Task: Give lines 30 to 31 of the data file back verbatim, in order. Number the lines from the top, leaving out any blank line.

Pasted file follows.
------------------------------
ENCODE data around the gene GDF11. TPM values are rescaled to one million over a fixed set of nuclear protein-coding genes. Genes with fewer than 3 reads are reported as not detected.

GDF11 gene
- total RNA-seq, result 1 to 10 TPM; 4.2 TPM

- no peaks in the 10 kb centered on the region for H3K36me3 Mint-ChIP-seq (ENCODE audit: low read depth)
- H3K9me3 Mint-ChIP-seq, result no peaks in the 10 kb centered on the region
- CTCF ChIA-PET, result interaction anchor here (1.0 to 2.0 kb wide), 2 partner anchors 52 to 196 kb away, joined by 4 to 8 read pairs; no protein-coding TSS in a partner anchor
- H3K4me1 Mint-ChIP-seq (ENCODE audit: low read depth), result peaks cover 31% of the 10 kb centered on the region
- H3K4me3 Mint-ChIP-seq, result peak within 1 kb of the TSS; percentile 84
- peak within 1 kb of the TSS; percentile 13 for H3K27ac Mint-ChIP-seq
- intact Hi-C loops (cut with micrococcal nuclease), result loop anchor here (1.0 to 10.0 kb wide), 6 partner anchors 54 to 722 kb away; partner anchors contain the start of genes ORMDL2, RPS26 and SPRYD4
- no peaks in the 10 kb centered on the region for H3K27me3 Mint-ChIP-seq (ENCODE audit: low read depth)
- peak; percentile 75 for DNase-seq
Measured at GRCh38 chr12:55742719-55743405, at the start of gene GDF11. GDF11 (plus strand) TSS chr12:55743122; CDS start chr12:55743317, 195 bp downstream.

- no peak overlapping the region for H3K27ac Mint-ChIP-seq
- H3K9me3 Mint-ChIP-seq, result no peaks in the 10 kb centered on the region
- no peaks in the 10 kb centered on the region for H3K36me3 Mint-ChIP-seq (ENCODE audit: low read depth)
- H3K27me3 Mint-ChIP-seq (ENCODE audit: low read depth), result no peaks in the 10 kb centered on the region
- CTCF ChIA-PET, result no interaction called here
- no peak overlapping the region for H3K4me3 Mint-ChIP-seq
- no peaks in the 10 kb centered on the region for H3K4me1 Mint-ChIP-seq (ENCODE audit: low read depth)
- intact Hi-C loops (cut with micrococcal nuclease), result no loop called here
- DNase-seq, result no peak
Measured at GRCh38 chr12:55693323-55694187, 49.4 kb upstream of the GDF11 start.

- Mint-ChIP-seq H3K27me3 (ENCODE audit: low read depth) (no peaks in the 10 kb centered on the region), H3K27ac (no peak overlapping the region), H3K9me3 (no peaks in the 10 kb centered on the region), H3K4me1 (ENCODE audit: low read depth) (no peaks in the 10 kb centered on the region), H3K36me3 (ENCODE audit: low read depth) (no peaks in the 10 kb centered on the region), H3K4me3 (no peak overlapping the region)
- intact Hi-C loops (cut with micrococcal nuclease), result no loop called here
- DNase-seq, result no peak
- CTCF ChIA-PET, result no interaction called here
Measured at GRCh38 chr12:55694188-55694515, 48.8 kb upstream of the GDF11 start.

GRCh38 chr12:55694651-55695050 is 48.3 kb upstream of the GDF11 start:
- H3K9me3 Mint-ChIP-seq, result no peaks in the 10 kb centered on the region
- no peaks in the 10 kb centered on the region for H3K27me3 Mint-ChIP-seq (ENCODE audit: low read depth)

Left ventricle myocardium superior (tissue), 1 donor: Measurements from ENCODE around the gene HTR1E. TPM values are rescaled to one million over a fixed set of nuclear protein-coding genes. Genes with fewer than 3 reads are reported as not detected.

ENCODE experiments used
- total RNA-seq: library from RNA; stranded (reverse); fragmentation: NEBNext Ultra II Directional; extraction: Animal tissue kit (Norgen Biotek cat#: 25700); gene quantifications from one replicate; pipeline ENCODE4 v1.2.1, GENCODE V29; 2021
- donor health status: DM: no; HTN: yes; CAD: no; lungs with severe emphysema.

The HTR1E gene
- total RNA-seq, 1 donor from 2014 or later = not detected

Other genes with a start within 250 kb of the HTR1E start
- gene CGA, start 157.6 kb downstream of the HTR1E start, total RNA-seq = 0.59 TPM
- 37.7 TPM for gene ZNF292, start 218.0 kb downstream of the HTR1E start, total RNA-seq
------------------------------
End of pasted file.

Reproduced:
- H3K9me3 Mint-ChIP-seq, result no peaks in the 10 kb centered on the region
- no peaks in the 10 kb centered on the region for H3K27me3 Mint-ChIP-seq (ENCODE audit: low read depth)